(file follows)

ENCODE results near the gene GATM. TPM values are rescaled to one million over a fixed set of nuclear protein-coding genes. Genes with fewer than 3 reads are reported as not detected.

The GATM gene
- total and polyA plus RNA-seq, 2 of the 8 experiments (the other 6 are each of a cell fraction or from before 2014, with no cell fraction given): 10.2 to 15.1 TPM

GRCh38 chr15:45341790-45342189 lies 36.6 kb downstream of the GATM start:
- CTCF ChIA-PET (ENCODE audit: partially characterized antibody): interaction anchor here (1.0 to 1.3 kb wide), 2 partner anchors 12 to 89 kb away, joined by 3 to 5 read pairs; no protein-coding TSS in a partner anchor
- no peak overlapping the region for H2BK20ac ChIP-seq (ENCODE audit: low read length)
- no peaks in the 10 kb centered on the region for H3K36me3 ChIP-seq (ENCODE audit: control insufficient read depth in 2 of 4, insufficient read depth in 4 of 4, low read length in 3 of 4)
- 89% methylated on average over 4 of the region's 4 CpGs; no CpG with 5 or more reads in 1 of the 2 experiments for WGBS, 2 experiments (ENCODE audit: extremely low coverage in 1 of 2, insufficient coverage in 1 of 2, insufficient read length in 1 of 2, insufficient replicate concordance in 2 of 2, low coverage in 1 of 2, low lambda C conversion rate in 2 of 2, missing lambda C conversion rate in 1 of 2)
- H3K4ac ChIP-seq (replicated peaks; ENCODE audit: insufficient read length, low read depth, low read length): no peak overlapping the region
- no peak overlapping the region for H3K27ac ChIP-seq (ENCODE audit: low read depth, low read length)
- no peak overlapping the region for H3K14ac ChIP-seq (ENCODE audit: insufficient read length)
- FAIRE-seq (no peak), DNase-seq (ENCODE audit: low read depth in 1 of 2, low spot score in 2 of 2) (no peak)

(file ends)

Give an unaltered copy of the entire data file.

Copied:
ENCODE results near the gene GATM. TPM values are rescaled to one million over a fixed set of nuclear protein-coding genes. Genes with fewer than 3 reads are reported as not detected.

The GATM gene
- total and polyA plus RNA-seq, 2 of the 8 experiments (the other 6 are each of a cell fraction or from before 2014, with no cell fraction given): 10.2 to 15.1 TPM

GRCh38 chr15:45341790-45342189 lies 36.6 kb downstream of the GATM start:
- CTCF ChIA-PET (ENCODE audit: partially characterized antibody): interaction anchor here (1.0 to 1.3 kb wide), 2 partner anchors 12 to 89 kb away, joined by 3 to 5 read pairs; no protein-coding TSS in a partner anchor
- no peak overlapping the region for H2BK20ac ChIP-seq (ENCODE audit: low read length)
- no peaks in the 10 kb centered on the region for H3K36me3 ChIP-seq (ENCODE audit: control insufficient read depth in 2 of 4, insufficient read depth in 4 of 4, low read length in 3 of 4)
- 89% methylated on average over 4 of the region's 4 CpGs; no CpG with 5 or more reads in 1 of the 2 experiments for WGBS, 2 experiments (ENCODE audit: extremely low coverage in 1 of 2, insufficient coverage in 1 of 2, insufficient read length in 1 of 2, insufficient replicate concordance in 2 of 2, low coverage in 1 of 2, low lambda C conversion rate in 2 of 2, missing lambda C conversion rate in 1 of 2)
- H3K4ac ChIP-seq (replicated peaks; ENCODE audit: insufficient read length, low read depth, low read length): no peak overlapping the region
- no peak overlapping the region for H3K27ac ChIP-seq (ENCODE audit: low read depth, low read length)
- no peak overlapping the region for H3K14ac ChIP-seq (ENCODE audit: insufficient read length)
- FAIRE-seq (no peak), DNase-seq (ENCODE audit: low read depth in 1 of 2, low spot score in 2 of 2) (no peak)